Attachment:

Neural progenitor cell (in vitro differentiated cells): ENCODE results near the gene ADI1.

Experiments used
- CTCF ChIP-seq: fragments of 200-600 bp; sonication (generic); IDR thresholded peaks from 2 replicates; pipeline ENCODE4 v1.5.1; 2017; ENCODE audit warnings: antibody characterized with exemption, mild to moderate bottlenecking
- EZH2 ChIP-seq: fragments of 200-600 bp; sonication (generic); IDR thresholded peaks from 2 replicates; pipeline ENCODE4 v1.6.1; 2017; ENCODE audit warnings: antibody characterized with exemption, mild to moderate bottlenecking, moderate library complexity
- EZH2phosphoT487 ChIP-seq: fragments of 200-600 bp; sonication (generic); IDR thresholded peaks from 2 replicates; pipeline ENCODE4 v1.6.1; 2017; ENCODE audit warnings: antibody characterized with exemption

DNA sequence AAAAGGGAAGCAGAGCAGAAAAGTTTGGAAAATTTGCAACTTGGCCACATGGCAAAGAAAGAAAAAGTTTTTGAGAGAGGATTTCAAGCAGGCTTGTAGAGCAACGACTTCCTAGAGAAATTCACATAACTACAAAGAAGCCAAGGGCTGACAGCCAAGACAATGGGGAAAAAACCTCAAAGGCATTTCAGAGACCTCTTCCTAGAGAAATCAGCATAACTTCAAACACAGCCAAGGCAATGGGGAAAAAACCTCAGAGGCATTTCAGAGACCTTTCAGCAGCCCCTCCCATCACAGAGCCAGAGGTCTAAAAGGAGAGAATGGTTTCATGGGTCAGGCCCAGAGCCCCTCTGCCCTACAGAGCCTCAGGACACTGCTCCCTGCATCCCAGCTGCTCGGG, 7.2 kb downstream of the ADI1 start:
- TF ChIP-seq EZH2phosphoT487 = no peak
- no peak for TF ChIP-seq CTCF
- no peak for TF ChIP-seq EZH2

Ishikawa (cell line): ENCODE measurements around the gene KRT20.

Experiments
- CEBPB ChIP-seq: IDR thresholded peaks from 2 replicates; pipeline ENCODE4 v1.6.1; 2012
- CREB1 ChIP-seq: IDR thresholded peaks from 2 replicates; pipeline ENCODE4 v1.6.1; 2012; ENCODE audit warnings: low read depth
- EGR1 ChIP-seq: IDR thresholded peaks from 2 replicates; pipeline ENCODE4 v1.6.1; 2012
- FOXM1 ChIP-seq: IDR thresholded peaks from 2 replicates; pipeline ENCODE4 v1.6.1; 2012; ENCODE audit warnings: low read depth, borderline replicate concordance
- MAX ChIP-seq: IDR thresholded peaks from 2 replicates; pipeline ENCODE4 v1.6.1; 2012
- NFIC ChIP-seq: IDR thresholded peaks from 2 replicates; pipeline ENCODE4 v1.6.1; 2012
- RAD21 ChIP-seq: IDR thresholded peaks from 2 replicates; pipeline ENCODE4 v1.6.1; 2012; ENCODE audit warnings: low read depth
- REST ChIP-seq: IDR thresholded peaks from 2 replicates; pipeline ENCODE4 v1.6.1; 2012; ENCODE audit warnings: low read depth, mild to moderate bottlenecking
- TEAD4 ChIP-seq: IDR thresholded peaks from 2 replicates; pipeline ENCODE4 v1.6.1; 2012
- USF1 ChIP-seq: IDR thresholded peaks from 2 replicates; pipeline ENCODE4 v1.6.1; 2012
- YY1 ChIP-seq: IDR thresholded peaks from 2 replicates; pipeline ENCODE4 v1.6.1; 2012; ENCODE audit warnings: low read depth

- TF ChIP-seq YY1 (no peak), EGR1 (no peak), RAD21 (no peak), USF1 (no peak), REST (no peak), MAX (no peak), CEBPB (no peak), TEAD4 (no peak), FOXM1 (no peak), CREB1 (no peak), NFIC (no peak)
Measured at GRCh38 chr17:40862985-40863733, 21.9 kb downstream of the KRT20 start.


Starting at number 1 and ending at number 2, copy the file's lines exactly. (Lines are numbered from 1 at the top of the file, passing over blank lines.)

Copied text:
Neural progenitor cell (in vitro differentiated cells): ENCODE results near the gene ADI1.

Experiments used